2) How can I resolve feelings of shame or guilt, a sense that I am falling short of what I should be?
I often visit new church plantings where most of the participants are new Christians. I often ask, “Why have you become a participant in this church?”
This response comes from a young man in his early twenties. “I was an atheist. I lived for myself. I became increasingly depressed. This depression was because I felt very guilty for my evil ways. I fought the guilt. There is no God! Why, then, these feelings of shame and guilt. The more I fought the guilt, the more depressed I became. Then an acquaintance told me that this church is about a man called Jesus who forgives and who removes our guilt and shame. So I came to this church to check things out. Who is this Jesus who removes guilt and shame? And I discovered that Jesus has taken my place on the cross. I discovered the Man who has the authority to forgive my sins. I believed in Jesus, and my sins are gone. I am a forgiven man. And remarkably my guilt-induced depression is gone as well! I am a free man. Jesus is my Savior.
3) What is the meaning of death?
How does Jesus matter in regard to the third ultimate question? When my mother died in a tragic air crash, I was teaching in a Muslim school. I told my students that I know I will meet my mother again in the presence of God. They were astonished. “How can you know your destiny at death?” they asked. “In Islam there is no assurance of a person’s ultimate destiny.” I responded, God raised Jesus from the dead, and God has promised that all who believe in Jesus, God will also raise from the dead. Jesus has promised, “I am the resurrection and the life….Whoever … believes in me will never die!” (John 11:25-26)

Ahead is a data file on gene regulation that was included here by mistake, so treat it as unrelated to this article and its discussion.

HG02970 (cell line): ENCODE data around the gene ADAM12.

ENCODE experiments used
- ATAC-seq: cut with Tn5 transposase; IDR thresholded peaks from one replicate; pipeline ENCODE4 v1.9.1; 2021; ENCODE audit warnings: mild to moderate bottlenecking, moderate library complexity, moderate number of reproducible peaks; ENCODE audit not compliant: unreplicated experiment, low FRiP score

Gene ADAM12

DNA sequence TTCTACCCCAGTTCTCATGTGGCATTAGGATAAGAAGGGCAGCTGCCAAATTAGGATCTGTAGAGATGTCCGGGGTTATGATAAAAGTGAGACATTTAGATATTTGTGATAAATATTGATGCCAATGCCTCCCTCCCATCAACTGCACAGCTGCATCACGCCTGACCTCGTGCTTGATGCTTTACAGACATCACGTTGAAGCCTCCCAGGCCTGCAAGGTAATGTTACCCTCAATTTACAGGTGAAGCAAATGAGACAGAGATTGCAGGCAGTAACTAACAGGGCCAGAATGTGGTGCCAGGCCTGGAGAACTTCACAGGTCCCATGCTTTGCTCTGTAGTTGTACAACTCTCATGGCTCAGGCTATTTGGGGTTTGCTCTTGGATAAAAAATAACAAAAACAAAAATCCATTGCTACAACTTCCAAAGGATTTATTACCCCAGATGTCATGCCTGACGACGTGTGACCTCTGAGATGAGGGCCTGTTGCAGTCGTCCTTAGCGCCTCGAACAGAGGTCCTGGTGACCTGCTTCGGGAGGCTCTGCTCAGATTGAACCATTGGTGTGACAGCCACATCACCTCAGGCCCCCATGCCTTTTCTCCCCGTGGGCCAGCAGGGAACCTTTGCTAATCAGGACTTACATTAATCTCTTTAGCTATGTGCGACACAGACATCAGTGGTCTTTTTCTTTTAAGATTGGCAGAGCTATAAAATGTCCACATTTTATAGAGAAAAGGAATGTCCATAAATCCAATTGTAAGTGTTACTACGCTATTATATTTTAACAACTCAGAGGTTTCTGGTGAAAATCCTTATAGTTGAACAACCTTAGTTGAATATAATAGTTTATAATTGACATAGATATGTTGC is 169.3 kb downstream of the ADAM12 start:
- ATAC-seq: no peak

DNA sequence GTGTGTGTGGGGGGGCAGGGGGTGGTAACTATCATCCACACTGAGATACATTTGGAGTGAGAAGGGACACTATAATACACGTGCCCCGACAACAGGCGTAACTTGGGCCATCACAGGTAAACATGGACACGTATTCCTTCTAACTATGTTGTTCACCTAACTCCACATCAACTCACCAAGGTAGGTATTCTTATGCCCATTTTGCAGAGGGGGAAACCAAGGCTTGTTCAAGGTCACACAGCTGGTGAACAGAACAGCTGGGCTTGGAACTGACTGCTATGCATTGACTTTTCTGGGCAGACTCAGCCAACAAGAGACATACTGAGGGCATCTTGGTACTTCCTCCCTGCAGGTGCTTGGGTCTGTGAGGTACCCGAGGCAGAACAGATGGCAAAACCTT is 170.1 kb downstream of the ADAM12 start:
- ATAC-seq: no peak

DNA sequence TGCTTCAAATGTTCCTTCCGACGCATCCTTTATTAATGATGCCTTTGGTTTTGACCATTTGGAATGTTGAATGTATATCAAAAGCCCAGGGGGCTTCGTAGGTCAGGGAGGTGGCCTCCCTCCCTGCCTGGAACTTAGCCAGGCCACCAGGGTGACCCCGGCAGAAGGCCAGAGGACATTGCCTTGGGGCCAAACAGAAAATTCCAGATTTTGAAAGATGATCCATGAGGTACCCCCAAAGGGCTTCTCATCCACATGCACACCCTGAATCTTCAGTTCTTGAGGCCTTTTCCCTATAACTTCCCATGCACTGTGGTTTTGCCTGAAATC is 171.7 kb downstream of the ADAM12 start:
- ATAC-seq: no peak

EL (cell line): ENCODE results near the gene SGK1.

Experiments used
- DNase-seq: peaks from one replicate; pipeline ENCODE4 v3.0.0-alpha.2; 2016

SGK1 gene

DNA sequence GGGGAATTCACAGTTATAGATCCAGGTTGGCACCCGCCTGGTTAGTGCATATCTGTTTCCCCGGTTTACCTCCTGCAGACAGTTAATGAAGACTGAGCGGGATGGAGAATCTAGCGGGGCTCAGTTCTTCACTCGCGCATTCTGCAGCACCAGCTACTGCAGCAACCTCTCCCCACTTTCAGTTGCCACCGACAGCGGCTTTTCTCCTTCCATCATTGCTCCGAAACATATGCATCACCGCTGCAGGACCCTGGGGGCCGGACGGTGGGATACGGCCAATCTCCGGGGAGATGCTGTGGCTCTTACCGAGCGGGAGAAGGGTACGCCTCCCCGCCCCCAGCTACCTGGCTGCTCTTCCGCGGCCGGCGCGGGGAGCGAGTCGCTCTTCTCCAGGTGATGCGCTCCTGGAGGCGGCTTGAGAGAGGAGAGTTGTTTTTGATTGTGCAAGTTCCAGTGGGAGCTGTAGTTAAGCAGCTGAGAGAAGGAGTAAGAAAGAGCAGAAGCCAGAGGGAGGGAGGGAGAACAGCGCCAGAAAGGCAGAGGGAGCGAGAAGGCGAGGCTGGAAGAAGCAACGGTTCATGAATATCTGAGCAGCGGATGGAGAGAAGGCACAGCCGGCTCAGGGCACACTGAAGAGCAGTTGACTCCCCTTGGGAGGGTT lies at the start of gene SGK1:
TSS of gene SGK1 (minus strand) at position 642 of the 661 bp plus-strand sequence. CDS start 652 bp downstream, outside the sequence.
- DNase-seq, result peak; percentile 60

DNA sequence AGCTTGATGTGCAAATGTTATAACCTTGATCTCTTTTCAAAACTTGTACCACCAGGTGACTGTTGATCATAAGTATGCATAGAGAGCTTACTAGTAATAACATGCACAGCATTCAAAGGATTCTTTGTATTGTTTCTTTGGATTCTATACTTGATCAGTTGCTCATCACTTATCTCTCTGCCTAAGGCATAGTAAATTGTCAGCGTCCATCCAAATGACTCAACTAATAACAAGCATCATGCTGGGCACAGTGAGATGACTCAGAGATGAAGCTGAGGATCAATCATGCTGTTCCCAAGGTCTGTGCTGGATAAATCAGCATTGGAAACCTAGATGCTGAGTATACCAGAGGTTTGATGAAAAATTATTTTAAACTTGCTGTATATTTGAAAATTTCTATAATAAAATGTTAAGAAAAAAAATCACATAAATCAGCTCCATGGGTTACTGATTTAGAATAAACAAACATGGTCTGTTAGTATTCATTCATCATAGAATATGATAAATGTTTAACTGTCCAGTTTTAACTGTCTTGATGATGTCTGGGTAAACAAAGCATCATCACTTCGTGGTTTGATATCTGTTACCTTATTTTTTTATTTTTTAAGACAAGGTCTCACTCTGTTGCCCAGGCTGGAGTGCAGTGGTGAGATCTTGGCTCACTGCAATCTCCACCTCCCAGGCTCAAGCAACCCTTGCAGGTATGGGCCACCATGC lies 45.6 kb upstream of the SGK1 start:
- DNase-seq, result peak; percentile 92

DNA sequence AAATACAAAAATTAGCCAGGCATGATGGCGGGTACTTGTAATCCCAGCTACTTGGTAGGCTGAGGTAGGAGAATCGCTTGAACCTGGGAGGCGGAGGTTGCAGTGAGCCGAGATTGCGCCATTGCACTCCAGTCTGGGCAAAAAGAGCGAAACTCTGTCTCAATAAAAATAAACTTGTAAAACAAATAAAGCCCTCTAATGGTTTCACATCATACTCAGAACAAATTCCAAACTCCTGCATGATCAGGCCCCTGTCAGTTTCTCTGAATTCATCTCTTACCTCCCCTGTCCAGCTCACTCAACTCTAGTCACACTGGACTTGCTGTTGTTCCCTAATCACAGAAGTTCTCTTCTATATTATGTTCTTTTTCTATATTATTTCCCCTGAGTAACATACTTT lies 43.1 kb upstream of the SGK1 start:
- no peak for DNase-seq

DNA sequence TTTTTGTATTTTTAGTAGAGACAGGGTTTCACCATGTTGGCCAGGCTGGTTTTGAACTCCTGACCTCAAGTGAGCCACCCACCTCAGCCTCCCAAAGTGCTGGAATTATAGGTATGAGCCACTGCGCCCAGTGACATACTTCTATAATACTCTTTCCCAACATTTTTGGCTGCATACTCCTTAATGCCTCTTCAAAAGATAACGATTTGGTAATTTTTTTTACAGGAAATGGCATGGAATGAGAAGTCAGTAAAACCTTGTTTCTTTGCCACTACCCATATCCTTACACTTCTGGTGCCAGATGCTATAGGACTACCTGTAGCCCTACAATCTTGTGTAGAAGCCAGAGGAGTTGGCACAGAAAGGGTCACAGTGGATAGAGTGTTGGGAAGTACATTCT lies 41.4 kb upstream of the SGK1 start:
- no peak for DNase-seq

When we consider the alternatives, this promise by Jesus is truly astounding. For the materialist, death is only our biological bodies turning to dust. For a Hindu or Buddhist death means rebirth into another form of life, or for the enlightened person the fusion of the soul into the universal sea of life, as a drop of ocean spray being absorbed into the vast sea. The diversities are amazing. But in Jesus we meet the One who has promised bodily resurrection and that we shall live and reign with Jesus eternally. A million years from now I will be just a young man getting started on the vast adventure of eternity with Jesus!
Jesus does matter! We have looked at only vignettes of how significant Jesus is to each of the three ultimate questions. All these are foundational, yet there are also many other dimensions of Jesus as astonishing good news for 21st century people. The book, Jesus Matters explores a variety of ways that Jesus is good news, including bringing surprising good news answers to life’s ultimate questions.
On a recent trip to Iran, I spoke to about 40 faculty and students at a religious research institute. This was their final question, “Why is the church growing so rapidly around the world?”
I responded, “Because of Jesus. He is good news!”
They invited me back for more discussion.
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Used by permission. This article first appeared in ” The Messenger, vol. 48, no. 2, Jan. 20, 2010, 4-6. Evangelical Mennonite Conference (national office, Steinbach, Man.)